As mentioned above, English is fairly easy to work with when it comes to gender neutrality. As far as pronouns go, the 3rd person plural pronoun they has for centuries also been used as a singular pronoun, referring to any person. Its uses as a singular pronoun are well documented in texts going as back as the 15th century and can be found in many early translations of the Bible and works by Shakespeare.[1] It has therefore been well-established even before many non-binary people adopted it as their preferred pronoun. Here are two examples:

1) Someone parked their car in front of the building’s entrance. Could you find out who they are and ask them to move the car, please? This example uses different forms of the singular they pronoun to refer to an unknown person of any gender.

2) Swiss singer Nemo has won the Eurovision Song Contest with their song ‘The Code’.  Here, the pronoun is used to refer to a non-binary person.

Although the singular they pronoun is nowadays regarded as the most widely adopted way to refer to non-binary people, favoured by most major media outlets, such as the Guardian[2] and the BBC[3], we should nonetheless mention that there exist other, less known solutions. One of them is so-called neopronouns, which are invented alternatives to traditional English third person pronouns. They include xe, ze, sie, fae, and ey, to name just a few.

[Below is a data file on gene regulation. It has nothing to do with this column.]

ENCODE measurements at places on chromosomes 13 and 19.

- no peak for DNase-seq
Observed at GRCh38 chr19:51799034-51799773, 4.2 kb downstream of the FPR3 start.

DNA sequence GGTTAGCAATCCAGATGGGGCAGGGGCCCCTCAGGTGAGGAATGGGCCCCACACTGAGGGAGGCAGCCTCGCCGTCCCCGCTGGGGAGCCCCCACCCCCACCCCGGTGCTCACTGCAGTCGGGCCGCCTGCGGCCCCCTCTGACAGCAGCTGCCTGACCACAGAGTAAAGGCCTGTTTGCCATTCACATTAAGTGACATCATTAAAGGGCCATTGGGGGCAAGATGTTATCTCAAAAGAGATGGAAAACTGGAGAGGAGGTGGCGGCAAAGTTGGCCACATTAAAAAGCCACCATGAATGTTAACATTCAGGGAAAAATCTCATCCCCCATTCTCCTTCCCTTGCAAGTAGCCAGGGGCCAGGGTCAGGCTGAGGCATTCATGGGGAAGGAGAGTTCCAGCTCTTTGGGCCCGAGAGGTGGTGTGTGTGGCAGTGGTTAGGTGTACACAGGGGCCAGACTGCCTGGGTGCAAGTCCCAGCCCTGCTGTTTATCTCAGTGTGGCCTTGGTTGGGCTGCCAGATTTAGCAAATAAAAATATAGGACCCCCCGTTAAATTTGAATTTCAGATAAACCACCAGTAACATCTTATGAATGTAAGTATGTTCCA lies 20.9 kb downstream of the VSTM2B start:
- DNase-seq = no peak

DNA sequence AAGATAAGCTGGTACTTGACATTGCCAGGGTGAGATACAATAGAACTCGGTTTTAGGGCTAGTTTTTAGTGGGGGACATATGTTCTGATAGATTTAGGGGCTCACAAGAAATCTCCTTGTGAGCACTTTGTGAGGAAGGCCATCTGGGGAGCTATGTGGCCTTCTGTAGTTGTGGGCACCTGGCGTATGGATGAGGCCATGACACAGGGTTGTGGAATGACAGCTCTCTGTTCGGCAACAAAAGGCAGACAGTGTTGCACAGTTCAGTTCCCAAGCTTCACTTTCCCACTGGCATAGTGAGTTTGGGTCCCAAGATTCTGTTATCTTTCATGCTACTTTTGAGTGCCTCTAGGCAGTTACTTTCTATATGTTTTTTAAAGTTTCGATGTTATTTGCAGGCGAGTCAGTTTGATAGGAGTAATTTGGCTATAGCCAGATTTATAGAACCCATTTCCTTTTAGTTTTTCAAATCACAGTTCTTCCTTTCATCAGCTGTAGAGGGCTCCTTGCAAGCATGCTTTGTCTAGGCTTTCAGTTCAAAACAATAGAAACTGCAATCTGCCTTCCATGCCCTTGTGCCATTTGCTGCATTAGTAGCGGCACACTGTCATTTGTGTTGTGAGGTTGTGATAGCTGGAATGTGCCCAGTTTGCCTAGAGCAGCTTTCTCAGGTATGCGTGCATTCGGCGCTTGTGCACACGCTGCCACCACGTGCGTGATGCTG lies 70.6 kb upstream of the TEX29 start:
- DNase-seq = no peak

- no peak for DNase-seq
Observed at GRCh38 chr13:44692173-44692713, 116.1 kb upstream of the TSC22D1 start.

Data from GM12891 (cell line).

Many languages with a similar structure as English, where grammatical gender is not overtly expressed, have also opted to use either the existing 3rd person plural form or invented a new gender-neutral pronoun. In Swedish, the traditional male and female personal pronouns are han and hun, respectively. To create a gender-neutral version, they simply swapped the vowel and got hen. The pronoun has been added to the Official Swedish dictionary in 2015 and nowadays does not raise too many eyebrows any more. Norwegian and Finnish follow a similar logic with hen and hän respectively.